Articles on Childhood cancer

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Instructor Sensei Giuseppe of Kids Kicking Cancer Italy, teaching a young cancer patient in Bergamo, Italy, on June 6, 2018. Elimelech Goldberg/Kids Kicking Cancer Italy

Treating pain in children can teach us about treating pain in adults

Children with cancer often experience terrible pain. Adults who treat them are determined to lessen their suffering. Can the lessons from helping kids with cancer pain inform treatment for adults in pain?
Cancer care for adults could be improved if caregivers provided the empathy they provide to children, the authors suggest. ESB Professional/Shutterstock.com

How lessons from childhood cancer care could improve adult cancer care

Pediatric cancer is one of the cruelest of diseases, and caregivers develop special skills to help their patients. Research shows that caregivers for adults could learn some things from them.
All brain tumours are associated with significant sickness and death, even if they are benign. from shutterstock.com

Three charts on: brain cancer in Australia

Why hasn't there been an improvement in survival in the last 30 years for patients with brain cancers?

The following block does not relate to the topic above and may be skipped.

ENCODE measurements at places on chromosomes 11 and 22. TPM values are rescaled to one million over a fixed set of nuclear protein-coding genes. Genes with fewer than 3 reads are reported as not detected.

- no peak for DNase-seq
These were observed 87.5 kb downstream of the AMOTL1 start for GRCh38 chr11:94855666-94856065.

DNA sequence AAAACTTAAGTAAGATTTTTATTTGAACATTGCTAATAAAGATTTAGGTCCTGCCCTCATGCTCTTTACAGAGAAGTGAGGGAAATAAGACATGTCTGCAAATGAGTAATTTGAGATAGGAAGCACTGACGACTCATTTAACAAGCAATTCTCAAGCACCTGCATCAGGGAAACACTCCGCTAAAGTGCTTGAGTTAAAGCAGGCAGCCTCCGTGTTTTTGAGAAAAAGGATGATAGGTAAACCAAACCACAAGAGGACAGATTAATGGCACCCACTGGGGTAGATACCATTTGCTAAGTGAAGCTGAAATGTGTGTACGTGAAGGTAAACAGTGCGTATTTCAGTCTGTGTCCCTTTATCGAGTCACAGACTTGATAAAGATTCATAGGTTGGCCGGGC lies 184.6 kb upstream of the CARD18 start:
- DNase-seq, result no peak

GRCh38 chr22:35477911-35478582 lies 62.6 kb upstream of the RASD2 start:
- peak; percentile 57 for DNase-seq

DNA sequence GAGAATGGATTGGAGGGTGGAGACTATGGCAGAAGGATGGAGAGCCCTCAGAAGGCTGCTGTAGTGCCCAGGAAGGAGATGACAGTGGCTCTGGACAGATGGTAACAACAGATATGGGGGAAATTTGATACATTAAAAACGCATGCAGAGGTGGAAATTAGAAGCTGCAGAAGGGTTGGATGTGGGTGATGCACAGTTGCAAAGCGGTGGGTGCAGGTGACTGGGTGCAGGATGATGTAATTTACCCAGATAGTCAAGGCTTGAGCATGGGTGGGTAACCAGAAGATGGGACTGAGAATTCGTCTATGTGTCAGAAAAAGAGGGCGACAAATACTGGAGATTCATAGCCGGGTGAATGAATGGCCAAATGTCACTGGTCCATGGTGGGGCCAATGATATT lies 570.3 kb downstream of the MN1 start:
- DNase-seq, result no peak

Most common childhood cancers are leukemia and Hodgkin lymphoma. Shutterstock

How poverty is killing Kenya’s children with cancer

Most children who have cancer live in the developing world where their survival rate is less than 25%. In Kenya awareness about childhood cancer is low and treatment isn't always readily available.
Therapies on a nano scale rely on engineered nanoparticles designed to package and deliver drugs to exactly where they’re needed. from shutterstock.com

Explainer: what is nanomedicine and how can it improve childhood cancer treatment?

Nanoparticles are a form of transport for drugs and can go places drugs wouldn't be able to go on their own. They make drug delivery more targeted, reducing collateral damage to healthy tissues.
Better technologies should be adopted in sub-Saharan Africa to deal with childhood cancer. Shutterstock

How Africa can win the fight against childhood cancer

Better technology to diagnose, treat and manage the disease early enough is needed to improve the survival rates of childhood cancer in sub Saharan Africa.
More young Australians face the daunting task of trying to live a ‘normal’ life while dealing with the after-effects of cancer. Greg Raines/Unsplash

Life interrupted: young people need help moving forward after cancer

If you’re an Australian teenager or young adult diagnosed with cancer, there’s good news: overall survival rates are good and getting better. But what can you expect from life after cancer treatment?

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